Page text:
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Human population growth outpacing human footprint From bridges and buildings to farms and factories, the global impact of human activity on the planet is constantly changing. New research led by UNBC Associate Professor Dr. Oscar Venter paints a complex picture of a growing human footprint across the world’s land areas. Although the impact of human activity is rising, the rate of increase is less than the pace of population expansion. “Seeing that our impacts have expanded at a rate that is slower than the rate of economic and population growth is encouraging,” says Venter, UNBC’s Forest Renewal BC West Fraser Growth and Yield Research Chair. “It means we may be transitioning to more efficient use of our natural resources.”

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Venter is the lead author in the study titled Sixteen years of change in the global terrestrial human footprint and implications for biodiversity conservation published in the journal Nature Communications in August. Venter collaborated with researchers around the globe to study the implications of human activity on the planet from 1993 to 2009. During that 16-year span, the authors found the human footprint increased by nine per cent. Over the same time period the human population jumped by 23 per cent and the world economy grew by 153 per cent. Among the positive findings are that many developed countries whose governments are free of corruption have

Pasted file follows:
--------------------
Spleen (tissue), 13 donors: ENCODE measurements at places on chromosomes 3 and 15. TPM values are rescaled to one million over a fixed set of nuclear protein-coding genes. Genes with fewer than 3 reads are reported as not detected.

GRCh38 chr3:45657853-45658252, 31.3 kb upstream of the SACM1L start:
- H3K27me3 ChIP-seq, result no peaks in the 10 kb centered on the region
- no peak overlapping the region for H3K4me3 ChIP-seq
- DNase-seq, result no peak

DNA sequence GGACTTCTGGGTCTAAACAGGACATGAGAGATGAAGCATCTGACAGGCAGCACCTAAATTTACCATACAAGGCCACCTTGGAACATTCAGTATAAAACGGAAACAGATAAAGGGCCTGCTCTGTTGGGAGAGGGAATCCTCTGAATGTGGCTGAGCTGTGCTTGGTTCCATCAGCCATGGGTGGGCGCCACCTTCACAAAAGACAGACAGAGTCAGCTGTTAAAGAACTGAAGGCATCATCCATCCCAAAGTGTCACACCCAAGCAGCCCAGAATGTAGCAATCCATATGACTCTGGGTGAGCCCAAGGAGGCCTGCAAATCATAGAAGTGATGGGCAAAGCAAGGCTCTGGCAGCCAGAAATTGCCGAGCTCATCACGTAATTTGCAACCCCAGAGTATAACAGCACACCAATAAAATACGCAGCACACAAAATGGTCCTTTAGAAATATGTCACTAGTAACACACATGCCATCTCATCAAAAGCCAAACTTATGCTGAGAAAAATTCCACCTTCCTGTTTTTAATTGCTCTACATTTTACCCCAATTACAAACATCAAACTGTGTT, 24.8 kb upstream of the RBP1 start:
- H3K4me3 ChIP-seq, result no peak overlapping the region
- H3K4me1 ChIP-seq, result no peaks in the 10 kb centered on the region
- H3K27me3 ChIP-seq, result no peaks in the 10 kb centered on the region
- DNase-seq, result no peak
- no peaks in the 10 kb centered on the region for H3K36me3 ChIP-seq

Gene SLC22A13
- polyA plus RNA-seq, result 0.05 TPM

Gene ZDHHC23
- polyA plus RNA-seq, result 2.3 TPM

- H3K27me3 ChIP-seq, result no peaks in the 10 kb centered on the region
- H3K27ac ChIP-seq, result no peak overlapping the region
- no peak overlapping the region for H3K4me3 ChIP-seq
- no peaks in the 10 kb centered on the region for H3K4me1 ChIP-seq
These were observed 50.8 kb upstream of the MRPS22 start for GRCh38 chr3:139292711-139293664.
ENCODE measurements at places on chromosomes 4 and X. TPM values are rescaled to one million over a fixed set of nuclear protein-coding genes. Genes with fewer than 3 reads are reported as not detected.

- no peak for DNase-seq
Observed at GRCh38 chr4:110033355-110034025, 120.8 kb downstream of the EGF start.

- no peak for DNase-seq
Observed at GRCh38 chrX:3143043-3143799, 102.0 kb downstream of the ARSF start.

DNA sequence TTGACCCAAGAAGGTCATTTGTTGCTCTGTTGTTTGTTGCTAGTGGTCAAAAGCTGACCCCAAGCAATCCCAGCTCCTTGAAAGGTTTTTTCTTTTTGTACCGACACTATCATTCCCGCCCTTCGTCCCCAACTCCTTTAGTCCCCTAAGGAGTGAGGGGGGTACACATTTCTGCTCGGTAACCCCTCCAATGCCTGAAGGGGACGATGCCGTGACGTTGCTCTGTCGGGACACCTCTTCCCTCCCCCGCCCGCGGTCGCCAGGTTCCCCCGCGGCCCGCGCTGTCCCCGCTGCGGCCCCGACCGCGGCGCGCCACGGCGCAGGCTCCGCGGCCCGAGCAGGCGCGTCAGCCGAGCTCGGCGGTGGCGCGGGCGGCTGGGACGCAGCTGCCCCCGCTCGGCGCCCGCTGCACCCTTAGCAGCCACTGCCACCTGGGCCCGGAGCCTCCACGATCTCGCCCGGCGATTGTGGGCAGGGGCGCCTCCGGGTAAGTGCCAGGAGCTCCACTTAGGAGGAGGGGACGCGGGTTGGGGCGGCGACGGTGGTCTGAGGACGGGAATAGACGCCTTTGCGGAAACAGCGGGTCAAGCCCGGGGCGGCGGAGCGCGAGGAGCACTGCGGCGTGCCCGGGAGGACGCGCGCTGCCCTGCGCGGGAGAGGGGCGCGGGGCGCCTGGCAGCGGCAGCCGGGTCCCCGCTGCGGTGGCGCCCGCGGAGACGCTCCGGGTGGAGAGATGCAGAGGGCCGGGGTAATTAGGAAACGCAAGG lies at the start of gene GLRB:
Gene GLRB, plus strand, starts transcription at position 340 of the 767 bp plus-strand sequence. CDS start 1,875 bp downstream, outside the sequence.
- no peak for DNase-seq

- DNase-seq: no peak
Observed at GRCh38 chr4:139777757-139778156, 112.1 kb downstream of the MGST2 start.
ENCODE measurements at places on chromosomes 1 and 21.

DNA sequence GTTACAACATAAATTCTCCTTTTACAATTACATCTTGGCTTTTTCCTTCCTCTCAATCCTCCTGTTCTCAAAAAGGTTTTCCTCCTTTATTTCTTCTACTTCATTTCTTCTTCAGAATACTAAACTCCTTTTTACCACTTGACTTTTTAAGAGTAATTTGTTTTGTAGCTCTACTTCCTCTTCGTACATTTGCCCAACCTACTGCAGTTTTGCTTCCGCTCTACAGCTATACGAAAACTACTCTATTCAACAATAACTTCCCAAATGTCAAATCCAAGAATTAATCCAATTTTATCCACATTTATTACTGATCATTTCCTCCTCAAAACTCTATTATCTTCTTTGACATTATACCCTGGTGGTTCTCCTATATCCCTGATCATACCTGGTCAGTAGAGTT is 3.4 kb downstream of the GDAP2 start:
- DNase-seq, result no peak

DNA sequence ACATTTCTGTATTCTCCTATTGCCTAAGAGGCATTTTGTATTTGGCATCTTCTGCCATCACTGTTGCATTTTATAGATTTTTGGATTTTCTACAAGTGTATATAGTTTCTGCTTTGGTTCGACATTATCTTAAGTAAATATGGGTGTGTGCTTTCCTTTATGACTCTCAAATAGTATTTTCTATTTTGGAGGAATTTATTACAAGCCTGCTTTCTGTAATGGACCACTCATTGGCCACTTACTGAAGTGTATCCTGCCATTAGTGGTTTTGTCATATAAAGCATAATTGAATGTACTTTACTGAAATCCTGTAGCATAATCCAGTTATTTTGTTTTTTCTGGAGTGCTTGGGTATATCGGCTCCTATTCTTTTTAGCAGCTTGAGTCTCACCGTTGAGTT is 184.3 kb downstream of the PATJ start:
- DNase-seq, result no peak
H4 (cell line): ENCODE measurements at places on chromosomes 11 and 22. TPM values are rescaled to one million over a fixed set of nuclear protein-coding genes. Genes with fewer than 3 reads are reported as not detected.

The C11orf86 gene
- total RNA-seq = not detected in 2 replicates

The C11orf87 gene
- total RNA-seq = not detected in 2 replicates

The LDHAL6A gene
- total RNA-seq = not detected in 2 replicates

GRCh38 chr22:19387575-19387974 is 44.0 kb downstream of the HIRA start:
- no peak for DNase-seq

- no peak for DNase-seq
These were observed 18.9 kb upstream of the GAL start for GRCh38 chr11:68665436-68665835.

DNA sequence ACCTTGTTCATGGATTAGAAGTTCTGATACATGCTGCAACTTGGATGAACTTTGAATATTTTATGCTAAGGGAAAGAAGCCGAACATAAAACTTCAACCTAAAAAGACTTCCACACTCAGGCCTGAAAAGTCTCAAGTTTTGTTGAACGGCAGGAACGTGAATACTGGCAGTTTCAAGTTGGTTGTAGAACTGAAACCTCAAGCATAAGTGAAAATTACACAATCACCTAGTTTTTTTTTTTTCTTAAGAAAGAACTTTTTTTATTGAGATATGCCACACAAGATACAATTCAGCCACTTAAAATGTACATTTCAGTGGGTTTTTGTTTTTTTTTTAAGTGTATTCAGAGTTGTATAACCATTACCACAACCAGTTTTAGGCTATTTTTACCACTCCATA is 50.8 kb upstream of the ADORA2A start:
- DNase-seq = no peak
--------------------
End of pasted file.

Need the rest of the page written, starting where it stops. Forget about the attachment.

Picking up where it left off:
been able to decrease the pressure on the environment. However, the research also demonstrates alarming losses comprising one-tenth of global wilderness since the 1990s. Many of these areas experiencing the most pressure are also among the most biodiverse places on Earth. “Sustainable development is a widely espoused goal, and our data demonstrates clear messages of how the world can get there,” says Dr. Venter. “Concentrate people in towns and cities so their housing and infrastructure needs are not spread across the wider landscape, and promote honest governments that are capable of managing environmental impacts.”


2016 Fall UPDATE Magazine